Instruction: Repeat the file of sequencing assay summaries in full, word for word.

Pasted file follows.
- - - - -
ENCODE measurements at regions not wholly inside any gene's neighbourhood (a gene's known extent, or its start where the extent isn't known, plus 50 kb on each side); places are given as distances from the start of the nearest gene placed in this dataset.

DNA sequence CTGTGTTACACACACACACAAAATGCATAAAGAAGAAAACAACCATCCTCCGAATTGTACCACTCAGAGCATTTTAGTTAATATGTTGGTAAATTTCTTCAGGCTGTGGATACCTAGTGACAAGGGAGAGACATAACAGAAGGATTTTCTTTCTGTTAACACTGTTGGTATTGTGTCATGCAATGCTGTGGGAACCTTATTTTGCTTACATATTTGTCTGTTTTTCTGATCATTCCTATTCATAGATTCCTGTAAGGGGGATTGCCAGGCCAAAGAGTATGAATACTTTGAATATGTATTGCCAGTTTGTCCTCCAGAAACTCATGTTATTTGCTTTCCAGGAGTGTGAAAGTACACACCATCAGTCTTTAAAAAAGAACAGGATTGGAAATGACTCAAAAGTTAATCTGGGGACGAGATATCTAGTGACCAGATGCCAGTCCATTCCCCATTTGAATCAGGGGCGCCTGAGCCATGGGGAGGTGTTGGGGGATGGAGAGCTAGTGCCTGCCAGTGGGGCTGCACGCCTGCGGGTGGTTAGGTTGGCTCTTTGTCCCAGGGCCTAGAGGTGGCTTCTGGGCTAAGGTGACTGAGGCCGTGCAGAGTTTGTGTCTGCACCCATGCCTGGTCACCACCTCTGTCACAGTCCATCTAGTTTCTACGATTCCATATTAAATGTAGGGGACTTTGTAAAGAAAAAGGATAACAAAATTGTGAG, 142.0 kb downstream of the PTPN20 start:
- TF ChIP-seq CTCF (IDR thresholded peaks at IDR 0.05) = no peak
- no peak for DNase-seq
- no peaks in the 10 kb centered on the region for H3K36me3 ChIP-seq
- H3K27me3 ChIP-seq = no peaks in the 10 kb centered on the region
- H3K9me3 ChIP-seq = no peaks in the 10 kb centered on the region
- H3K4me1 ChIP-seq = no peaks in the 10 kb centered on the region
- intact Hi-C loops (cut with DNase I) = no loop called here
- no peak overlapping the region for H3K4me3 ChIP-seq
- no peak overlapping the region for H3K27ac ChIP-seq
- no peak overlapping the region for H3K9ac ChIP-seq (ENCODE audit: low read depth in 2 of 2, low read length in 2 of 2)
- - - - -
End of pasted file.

ENCODE measurements at regions not wholly inside any gene's neighbourhood (a gene's known extent, or its start where the extent isn't known, plus 50 kb on each side); places are given as distances from the start of the nearest gene placed in this dataset.

DNA sequence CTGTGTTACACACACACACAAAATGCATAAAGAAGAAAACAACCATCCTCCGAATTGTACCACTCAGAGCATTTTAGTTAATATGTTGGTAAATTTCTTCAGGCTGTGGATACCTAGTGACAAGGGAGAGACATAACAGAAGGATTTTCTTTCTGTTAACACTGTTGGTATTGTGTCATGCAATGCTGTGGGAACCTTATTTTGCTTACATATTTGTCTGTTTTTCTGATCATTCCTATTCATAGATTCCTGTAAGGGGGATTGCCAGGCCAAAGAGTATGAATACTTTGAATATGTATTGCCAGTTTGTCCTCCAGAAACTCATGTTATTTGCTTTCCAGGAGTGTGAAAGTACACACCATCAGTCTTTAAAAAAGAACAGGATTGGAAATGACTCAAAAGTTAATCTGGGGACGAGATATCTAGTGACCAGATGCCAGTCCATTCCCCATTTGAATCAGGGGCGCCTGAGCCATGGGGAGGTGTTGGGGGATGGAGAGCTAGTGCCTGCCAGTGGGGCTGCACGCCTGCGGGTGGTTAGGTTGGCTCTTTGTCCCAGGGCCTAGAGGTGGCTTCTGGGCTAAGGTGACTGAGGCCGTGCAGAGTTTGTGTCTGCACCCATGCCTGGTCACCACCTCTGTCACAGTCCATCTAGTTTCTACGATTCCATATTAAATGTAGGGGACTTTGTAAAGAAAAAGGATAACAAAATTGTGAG, 142.0 kb downstream of the PTPN20 start:
- TF ChIP-seq CTCF (IDR thresholded peaks at IDR 0.05) = no peak
- no peak for DNase-seq
- no peaks in the 10 kb centered on the region for H3K36me3 ChIP-seq
- H3K27me3 ChIP-seq = no peaks in the 10 kb centered on the region
- H3K9me3 ChIP-seq = no peaks in the 10 kb centered on the region
- H3K4me1 ChIP-seq = no peaks in the 10 kb centered on the region
- intact Hi-C loops (cut with DNase I) = no loop called here
- no peak overlapping the region for H3K4me3 ChIP-seq
- no peak overlapping the region for H3K27ac ChIP-seq
- no peak overlapping the region for H3K9ac ChIP-seq (ENCODE audit: low read depth in 2 of 2, low read length in 2 of 2)